Senior Program Officer Jennifer Humke explains the Foundation’s commitment to supporting participatory civic media.

Civic media is not new. It has been used throughout the centuries to shape public discourse and enable greater participation in the public sphere. Women suffragettes created and circulated cartoons, pamphlets, and postcards a century ago to expand women's rights, and the civil rights movement of the 1950s and 60s gave rise to a vibrant alternative press advocating for equal rights for African-Americans. At different points throughout history, people have come together to use the civic storytelling technologies available to them to influence social norms and shape policies that govern their lives.

Today, advancements in technology and communications have dramatically expanded the ability of everyday people to use media and storytelling technologies for social change. The Movement for Black Lives, for example, has been enabled and fueled by social media and mobile technologies. Through the use of a hashtag – #BlackLivesMatter – the Movement for Black Lives has recast public narratives about police brutality in communities of color. Social media and digital technologies have made it possible to shine new light on issues, such as police violence and the miscarriage of justice, that for decades had been marginalized from public debate because these issues disproportionately affected communities that held little political power, and as a result didn't have access to traditional gatekeepers of news and information.

Our grantmaking in participatory civic media is designed to expand and accelerate citizens' participation in our democracy.

It should be noted that the power of #BlackLivesMatter lies both within the information it circulates, but also in the social connections it creates. Civic media has always been participatory by nature, and today social media and digital technologies have both facilitated the spread of information among networks of individuals and reduced barriers to community building and organizing across geographies. In other words, civic media is not new, but the pace and ease with which it can be spread has increased exponentially in the last decade.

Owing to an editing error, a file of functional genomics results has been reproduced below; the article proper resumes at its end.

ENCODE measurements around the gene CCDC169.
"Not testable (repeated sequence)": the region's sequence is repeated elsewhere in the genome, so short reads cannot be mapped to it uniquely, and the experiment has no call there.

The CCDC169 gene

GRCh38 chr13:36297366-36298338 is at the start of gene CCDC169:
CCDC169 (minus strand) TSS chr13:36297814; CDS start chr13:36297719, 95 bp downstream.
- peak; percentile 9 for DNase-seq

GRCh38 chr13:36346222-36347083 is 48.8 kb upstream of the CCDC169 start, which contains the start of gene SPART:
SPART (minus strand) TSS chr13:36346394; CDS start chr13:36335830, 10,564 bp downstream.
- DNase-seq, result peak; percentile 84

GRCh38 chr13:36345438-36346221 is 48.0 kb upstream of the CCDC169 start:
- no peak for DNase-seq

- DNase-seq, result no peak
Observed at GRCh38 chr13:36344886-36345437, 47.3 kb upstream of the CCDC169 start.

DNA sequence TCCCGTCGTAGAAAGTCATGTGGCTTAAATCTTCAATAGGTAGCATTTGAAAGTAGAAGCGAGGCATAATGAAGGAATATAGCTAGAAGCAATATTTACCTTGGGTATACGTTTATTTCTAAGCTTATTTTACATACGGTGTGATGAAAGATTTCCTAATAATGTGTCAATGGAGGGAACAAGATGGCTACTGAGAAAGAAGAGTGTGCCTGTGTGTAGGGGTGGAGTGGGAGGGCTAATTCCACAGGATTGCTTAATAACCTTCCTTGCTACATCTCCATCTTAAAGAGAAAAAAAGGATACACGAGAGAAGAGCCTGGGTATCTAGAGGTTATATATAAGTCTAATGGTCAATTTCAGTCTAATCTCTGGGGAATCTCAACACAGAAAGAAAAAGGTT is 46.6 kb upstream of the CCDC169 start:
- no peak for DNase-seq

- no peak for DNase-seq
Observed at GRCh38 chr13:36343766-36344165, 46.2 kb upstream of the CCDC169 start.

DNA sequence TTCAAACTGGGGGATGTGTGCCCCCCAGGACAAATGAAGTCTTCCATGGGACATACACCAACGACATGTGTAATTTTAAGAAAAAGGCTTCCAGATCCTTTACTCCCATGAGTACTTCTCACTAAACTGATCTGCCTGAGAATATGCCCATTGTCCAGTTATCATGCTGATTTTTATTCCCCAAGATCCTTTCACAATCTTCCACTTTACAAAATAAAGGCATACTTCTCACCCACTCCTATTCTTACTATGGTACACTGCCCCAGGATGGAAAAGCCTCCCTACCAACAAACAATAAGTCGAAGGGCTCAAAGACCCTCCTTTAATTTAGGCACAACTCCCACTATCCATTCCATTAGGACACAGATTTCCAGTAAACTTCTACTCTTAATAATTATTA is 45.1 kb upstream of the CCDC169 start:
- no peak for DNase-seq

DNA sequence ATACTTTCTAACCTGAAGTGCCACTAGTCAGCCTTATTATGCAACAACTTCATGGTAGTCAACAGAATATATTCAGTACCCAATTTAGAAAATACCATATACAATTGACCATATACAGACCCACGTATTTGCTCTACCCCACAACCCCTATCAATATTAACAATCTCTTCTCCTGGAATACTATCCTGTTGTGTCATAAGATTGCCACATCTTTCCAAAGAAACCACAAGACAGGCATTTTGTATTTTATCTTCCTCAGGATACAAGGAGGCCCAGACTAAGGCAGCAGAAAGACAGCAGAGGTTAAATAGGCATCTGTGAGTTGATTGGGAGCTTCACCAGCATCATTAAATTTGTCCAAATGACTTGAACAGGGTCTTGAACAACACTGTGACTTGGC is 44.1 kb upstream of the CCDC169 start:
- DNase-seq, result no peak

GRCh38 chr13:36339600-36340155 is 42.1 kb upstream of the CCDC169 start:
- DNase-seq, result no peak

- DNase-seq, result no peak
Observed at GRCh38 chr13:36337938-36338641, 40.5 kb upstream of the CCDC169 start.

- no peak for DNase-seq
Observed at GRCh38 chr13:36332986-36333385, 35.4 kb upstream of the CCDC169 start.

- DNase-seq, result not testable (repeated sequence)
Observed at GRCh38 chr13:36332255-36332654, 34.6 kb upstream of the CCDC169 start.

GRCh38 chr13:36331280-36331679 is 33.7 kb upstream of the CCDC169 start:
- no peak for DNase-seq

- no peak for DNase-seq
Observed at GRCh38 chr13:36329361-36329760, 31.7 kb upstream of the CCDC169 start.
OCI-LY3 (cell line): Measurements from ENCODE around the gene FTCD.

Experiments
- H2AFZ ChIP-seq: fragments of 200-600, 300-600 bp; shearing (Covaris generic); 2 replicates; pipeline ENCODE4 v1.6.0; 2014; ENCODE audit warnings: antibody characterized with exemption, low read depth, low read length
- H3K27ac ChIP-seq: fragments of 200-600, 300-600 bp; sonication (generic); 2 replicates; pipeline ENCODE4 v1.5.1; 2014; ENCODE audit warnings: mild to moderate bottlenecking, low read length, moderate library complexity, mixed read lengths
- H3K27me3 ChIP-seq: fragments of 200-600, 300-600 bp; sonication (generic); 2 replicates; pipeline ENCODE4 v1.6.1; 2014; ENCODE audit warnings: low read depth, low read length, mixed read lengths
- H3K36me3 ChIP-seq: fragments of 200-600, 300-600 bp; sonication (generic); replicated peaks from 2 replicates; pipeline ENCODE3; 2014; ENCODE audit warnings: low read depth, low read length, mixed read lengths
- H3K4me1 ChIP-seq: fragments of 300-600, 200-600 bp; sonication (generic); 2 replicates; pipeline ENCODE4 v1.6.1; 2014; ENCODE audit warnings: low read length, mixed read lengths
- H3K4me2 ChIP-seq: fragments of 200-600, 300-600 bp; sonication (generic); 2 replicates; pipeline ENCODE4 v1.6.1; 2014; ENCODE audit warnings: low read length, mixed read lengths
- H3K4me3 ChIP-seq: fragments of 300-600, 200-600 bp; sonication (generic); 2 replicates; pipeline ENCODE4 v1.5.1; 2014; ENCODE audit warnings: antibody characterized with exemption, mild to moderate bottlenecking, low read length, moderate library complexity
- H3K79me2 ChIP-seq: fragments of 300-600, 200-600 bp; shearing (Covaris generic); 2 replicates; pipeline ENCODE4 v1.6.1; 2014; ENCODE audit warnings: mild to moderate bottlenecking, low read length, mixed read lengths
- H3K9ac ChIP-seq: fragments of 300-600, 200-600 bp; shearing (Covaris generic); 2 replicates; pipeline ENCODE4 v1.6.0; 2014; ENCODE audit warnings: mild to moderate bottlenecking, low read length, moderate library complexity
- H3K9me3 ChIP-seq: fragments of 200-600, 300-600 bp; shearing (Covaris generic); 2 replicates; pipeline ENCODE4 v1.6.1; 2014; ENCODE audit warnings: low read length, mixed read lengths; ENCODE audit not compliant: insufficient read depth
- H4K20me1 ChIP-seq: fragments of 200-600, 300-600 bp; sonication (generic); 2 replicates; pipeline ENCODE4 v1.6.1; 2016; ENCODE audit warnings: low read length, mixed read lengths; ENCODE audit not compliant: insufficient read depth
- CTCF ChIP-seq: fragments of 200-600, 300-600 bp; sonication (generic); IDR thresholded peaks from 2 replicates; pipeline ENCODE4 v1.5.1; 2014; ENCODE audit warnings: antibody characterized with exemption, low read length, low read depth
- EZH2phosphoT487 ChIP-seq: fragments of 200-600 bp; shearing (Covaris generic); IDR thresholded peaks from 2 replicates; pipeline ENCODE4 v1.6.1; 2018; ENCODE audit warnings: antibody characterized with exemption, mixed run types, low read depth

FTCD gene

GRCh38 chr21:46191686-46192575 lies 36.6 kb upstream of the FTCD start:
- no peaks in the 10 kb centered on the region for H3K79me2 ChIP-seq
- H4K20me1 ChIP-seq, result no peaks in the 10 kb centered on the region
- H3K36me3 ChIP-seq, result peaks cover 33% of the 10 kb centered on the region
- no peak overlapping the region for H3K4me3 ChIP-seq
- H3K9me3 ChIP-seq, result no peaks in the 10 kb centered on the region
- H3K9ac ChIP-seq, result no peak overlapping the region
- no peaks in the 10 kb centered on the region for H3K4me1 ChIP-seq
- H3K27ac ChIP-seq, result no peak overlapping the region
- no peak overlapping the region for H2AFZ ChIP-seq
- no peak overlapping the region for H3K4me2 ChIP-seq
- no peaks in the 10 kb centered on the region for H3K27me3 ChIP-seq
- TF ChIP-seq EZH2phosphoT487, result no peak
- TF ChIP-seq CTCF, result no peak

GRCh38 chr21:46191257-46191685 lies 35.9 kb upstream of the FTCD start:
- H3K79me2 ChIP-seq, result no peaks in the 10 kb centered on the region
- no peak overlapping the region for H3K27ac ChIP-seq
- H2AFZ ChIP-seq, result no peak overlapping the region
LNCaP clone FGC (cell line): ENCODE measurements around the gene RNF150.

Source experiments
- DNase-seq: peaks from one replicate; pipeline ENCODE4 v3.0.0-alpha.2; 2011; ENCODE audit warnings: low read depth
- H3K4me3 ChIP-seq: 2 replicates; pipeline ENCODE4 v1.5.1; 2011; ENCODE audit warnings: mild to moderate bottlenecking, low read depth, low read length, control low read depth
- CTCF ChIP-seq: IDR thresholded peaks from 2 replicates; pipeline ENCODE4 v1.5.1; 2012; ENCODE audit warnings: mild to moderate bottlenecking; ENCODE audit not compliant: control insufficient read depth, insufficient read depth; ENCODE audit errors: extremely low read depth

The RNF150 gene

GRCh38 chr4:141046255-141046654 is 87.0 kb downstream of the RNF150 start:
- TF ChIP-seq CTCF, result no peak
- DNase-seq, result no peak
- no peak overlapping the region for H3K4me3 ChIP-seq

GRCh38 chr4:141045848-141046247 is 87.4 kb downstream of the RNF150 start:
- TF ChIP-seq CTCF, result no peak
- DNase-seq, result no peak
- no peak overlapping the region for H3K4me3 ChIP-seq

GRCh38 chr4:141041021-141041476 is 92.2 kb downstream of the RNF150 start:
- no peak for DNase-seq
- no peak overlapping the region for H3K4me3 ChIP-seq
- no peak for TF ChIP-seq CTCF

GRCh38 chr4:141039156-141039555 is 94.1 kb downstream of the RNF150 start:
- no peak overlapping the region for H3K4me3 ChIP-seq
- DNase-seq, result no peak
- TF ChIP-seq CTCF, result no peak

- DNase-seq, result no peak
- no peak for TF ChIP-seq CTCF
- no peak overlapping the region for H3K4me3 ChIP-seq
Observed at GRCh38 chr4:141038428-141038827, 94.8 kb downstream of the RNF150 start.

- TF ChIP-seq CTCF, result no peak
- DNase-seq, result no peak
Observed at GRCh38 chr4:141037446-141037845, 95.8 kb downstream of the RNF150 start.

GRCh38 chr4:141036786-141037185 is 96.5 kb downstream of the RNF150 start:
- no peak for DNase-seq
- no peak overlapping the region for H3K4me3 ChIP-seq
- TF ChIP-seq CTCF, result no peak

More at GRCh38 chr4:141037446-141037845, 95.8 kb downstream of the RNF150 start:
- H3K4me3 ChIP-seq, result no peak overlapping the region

In 2016, MacArthur expanded its Journalism and Media program to include support for what we're calling participatory civic media. It grew out of an interest in exploring the ways in which new media are empowering everyday people to contribute directly to public discourse. It was clear that platforms such as YouTube and Twitter had been facilitating new kinds of unmediated public conversations, amplifying the voices of communities that may have otherwise been stifled, and enabling citizens from across the globe to build community and organize for change.


Since making our first participatory civic media grant in early 2016, MacArthur has focused on supporting organizations working at the national level to expand the use of new media tools, platforms, and practices among historically marginalized communities, including youth. Some grantees, such as the Opportunity Agenda and Black Youth Project are integrating new media tools and practices into their long-standing efforts to engage their constituents in social change efforts. Others, such as Define American and were borne out of the opportunities created by the emergence of new media and social technologies. They represent a new breed of media and social change organizations whose models are based on the ubiquity and participatory nature of mobile technologies and social media.

We also have supported research, innovations, and field building activities to better understand opportunities at the intersection of new media and civic engagement. A grant to the Annenberg Innovation Lab at the University of Southern California has supported field building activities to begin to define and cohere the vast and varied landscape of participatory civic media organizations. Our support for Emerson's Engagement Lab is funding a series of case studies of participatory civic media projects, which will help us better understand this emerging "field" and its needs.

Although civic media is not new, we believe the opportunities presented by new media to engage more American's in our democracy is untapped. Our grantmaking in participatory civic media is designed to expand and accelerate citizens' participation in our democracy. We believe that this grantmaking, along with our support for professional nonprofit reporting and nonfiction multimedia storytelling, will create the conditions for a truly engaged, pluralistic society.